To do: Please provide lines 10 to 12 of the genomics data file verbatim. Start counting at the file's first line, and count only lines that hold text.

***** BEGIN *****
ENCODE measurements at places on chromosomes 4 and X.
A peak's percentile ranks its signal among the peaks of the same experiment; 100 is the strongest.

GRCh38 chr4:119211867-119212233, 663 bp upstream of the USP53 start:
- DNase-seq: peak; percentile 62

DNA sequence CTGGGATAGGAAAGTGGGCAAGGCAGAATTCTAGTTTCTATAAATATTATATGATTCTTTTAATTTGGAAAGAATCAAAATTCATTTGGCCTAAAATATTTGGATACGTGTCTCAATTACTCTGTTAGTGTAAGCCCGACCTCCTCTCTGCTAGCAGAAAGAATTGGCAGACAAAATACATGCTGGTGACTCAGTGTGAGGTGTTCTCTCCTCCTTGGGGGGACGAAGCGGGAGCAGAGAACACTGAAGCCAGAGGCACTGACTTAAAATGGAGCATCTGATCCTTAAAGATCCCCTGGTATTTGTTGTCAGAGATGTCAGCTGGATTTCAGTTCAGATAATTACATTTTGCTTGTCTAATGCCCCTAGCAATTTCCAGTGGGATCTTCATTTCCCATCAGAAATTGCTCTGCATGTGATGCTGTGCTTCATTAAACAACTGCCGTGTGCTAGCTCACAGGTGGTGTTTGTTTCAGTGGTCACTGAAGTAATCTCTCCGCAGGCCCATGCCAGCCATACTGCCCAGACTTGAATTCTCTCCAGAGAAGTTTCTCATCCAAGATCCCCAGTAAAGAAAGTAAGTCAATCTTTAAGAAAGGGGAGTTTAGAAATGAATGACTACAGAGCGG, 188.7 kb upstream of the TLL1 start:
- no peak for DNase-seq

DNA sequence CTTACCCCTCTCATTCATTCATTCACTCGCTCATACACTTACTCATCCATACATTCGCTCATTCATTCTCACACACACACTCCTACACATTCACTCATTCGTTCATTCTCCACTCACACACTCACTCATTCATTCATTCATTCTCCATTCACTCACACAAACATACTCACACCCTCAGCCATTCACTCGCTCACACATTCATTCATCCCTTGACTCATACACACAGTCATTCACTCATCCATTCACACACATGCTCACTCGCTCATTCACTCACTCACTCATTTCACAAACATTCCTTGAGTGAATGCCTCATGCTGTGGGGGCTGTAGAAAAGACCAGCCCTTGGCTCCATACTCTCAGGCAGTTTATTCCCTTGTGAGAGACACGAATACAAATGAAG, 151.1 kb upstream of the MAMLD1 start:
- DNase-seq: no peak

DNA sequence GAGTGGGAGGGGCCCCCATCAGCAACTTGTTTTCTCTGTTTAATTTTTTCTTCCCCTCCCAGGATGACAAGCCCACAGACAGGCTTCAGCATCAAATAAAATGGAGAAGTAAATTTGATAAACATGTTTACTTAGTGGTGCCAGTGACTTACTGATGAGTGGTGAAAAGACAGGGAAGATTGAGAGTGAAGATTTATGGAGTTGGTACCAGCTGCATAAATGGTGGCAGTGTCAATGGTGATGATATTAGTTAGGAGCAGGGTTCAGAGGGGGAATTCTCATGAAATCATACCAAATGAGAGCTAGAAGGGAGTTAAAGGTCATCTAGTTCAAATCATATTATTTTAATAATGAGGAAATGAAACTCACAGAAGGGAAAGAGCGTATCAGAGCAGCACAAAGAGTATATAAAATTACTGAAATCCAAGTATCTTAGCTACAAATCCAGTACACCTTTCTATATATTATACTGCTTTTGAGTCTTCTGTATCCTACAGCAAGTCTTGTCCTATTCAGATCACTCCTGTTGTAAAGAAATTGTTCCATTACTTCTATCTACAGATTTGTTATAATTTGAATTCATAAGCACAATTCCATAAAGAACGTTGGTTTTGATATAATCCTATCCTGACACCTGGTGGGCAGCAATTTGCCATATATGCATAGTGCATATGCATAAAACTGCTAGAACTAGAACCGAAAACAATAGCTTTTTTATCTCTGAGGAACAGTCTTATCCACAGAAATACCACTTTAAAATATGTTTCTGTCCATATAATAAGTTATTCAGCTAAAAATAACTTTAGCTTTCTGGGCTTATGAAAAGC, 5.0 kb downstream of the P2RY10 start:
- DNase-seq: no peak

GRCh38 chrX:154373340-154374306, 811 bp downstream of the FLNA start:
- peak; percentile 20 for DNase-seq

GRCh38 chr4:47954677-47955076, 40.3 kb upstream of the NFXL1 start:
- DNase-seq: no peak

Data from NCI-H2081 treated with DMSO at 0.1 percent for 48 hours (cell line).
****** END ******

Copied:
- DNase-seq: no peak

GRCh38 chrX:154373340-154374306, 811 bp downstream of the FLNA start:
- peak; percentile 20 for DNase-seq